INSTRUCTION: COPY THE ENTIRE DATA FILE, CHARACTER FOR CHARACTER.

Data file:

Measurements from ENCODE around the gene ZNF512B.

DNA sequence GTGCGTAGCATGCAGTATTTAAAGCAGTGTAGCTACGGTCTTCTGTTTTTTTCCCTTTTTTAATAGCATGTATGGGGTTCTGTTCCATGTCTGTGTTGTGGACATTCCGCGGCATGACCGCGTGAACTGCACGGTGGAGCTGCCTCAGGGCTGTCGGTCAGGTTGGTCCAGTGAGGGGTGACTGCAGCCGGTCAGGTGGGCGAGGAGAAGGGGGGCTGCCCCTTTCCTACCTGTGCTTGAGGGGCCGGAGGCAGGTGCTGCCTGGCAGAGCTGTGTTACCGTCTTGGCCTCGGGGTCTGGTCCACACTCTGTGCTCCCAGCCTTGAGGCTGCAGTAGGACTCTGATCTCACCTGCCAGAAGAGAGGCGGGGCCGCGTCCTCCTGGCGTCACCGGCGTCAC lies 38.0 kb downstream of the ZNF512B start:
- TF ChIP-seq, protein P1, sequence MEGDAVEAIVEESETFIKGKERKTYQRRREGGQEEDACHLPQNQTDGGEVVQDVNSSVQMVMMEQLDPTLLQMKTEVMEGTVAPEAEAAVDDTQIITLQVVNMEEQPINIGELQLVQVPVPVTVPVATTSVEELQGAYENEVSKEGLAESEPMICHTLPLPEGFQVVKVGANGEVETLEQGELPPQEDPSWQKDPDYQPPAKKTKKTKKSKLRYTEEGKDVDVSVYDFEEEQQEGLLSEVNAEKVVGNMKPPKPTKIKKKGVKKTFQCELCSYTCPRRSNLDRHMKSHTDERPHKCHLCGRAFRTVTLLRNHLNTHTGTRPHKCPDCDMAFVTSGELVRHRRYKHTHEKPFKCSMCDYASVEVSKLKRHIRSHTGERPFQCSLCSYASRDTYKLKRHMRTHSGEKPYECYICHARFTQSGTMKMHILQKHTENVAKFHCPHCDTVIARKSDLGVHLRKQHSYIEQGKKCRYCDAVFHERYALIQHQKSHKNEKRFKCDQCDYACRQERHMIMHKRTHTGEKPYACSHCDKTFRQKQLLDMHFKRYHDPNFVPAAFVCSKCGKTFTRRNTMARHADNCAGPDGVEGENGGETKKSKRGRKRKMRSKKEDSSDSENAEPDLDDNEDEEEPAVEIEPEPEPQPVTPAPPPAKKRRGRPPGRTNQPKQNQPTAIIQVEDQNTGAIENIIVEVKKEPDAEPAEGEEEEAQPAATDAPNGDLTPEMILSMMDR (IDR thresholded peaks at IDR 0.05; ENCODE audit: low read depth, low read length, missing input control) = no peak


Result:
Measurements from ENCODE around the gene ZNF512B.

DNA sequence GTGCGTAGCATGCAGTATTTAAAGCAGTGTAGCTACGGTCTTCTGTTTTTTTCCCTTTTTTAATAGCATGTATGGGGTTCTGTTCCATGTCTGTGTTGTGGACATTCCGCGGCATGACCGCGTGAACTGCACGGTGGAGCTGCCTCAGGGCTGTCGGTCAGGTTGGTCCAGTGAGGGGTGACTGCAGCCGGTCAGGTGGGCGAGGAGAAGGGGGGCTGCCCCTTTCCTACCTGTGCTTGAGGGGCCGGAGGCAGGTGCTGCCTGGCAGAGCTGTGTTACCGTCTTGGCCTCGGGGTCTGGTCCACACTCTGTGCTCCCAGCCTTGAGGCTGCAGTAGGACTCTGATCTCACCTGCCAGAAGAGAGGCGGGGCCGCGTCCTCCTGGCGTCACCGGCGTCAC lies 38.0 kb downstream of the ZNF512B start:
- TF ChIP-seq, protein P1, sequence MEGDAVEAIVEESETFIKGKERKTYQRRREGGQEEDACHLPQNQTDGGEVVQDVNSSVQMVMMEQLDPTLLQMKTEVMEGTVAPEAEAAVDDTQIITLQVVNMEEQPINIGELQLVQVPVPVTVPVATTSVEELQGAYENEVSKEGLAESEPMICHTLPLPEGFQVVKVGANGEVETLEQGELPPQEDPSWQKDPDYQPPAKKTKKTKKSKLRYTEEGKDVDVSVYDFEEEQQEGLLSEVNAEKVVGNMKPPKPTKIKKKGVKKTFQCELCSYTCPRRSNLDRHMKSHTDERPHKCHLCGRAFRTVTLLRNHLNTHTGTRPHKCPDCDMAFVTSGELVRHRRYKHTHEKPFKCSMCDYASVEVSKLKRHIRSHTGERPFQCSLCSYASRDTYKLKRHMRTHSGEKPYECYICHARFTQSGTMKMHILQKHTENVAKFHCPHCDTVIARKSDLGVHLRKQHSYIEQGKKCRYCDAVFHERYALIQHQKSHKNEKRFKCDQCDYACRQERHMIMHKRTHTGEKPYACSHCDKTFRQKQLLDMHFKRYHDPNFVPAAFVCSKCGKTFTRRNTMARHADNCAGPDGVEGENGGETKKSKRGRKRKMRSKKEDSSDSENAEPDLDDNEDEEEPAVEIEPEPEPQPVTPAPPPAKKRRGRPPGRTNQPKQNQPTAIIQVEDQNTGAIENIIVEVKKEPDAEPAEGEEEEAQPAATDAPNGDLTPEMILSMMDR (IDR thresholded peaks at IDR 0.05; ENCODE audit: low read depth, low read length, missing input control) = no peak